By Brandon Moseley
Alabama Political Reporter
Thursday, May 21 saw a lot of movement on gun bills in the Senate. Senate Bill 14 was passed by the Alabama Senate. SB14, sponsored by Sen. Gerald Allen (R from Tuscaloosa), would allow Alabama gun owners the right to have a loaded gun in their vehicles without having to purchase a concealed carry permit from their county Sheriff’s Department.
Senator Gerald Allen wrote on Facebook, “Senate Bill #14 passed the Alabama Senate today. SB#14 moves on to the Alabama House of Representatives. Senate Bill #14 will protect the fundamental right of law abiding Alabama citizens to self defense while in his/her vehicle. All the states that touch the borders of Alabama do not require a pistol permit to carry in their vehicles. A vehicle is extension of your home and you should have the right to defend yourself in your vehicle without having to buy a pistol permit.”
Jennifer L Montrose with the West Alabama Republican Assembly wrote on Facebook, “Alabama SB14 Permitless Conceal Carry Gun Bill sponsored by Senator Gerald Allen passed the Senate and is on it’s way to the House floor next. We need to burn up the House phones!!!”
Alabama Foundation for Limited Government President former Senator John Rice said in a statement, “SB#14 moves on to the Alabama House of Representatives. Senate Bill #14 will protect the fundamental right of law abiding Alabama citizens to self defense while in his/her vehicle. All the states that touch the borders of Alabama do not require a pistol permit to carry in their vehicles. A vehicle is extension of your home and you should have the right to defend yourself in your vehicle without having to buy a pistol permit.”
The Omnibus Gun Bill of 2013, SB286, allows Alabama citizens to have a gun in their vehicle; but that weapon must be unloaded and stored in a locked box away from easy reach of the people in the vehicle. SB286 allowed Alabamians to open carry their firearms; but anytime they get in a vehicle they have to unload and lock the gun away, unless they purchase the concealed carry permit.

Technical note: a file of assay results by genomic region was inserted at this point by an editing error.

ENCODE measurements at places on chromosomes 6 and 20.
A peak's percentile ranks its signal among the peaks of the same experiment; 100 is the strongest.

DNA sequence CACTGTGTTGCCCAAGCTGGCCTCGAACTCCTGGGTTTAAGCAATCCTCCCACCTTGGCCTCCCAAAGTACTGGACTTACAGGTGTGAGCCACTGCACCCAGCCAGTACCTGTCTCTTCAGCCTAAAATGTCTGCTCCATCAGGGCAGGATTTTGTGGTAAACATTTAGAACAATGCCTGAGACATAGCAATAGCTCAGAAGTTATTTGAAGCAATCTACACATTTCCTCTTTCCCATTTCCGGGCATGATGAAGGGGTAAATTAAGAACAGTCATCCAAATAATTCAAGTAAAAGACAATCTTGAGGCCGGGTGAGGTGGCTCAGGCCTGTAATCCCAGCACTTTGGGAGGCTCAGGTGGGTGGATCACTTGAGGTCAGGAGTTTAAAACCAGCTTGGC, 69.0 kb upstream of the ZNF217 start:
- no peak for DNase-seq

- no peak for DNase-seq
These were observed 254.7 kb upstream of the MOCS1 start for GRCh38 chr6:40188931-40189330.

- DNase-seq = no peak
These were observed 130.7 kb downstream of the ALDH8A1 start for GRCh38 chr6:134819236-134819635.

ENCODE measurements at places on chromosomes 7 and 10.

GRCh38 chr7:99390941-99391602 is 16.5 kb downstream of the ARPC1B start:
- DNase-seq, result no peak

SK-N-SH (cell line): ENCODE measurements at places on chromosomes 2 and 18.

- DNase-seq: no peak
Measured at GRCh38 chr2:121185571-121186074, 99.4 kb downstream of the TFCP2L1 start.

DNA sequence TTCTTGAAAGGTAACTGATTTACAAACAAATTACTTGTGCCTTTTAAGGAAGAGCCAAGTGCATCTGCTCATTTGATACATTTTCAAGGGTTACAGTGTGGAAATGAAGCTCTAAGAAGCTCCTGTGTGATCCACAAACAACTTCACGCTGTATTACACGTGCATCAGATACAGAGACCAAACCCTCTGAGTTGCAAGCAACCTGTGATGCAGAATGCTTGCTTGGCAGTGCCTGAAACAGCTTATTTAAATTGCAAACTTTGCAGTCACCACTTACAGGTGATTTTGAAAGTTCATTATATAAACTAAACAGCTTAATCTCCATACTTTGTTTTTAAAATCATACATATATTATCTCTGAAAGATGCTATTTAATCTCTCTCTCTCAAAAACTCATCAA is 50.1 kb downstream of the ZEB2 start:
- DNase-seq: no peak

Most Alabamians who want to legally carry their weapons (open carry or concealed) purchase the concealed carry permit. The Alabama Sheriff’s Association opposes SB14 on the assertion that it would make traffic stops potentially more dangerous for law enforcement officers and because potentially fewer concealed carry permits would be sold hurting sheriff’s departments that rely on that revenue source. Alabama residents reportedly purchase concealed carry permits at the highest rate of any state in the country. Supporters of SB14 dismiss that argument since they argue that even people who prefer open carry will still want to have the ability to conceal carry as circumstances dictate. Even putting a rain coat on for example would take someone from lawfully open carrying to illegally concealed carrying (unless they have the concealed carry permit).
BamaCarry co-founder Eddie Fulmer wrote on Facebook, “Please don’t forget to thank Gerald for his efforts. We still have more to go but he’s worked for this one.”
SB14 must still be given a favorable report by the House Committee where it is assigned by Speaker of the House of Representatives Mike Hubbard (R from Auburn). Then the House Rules Committee must set it on the House calendar for the full House to vote on the legislation before this legislative session runs out of time.
Also on Thursday, the Senate Governmental Affairs Committee voted 9 to 0 to give a favorable report to a new substitute version of HB47. HB47, which is sponsored by state Representative Christopher John England (D from Tuscaloosa) addresses a number of issues concerning gun owners.
The Alabama Gun Rights Network (AGRN) wrote that the substitute bill for HB47, “Has passed out of Committee and been presented to the Senate floor for passage. While there are minor changes to our written proposal, AGRN supports the substitute as presented, and looks forward to passage and signature by Governor Bentley. Advancing our rights is a slow, tedious process. AGRN is committed to restoring those rights, no matter how long it takes. While working on seeing HB47 through to passage, AGRN is already at work on legislation for the 2016 session. We thank you for your continued support!”
The newest version of HB47 was changed to address some of the concerns raised by BamaCarry members and lawmakers at a public hearing on Tuesday. The bill now awaits action by the Senate. The legislation will still have to go back to the House for concurrence if the substitute version is passed by the Senate.
Some Second Amendment activists are still concerned that the legislation as written could create new restrictions on gun rights in Alabama.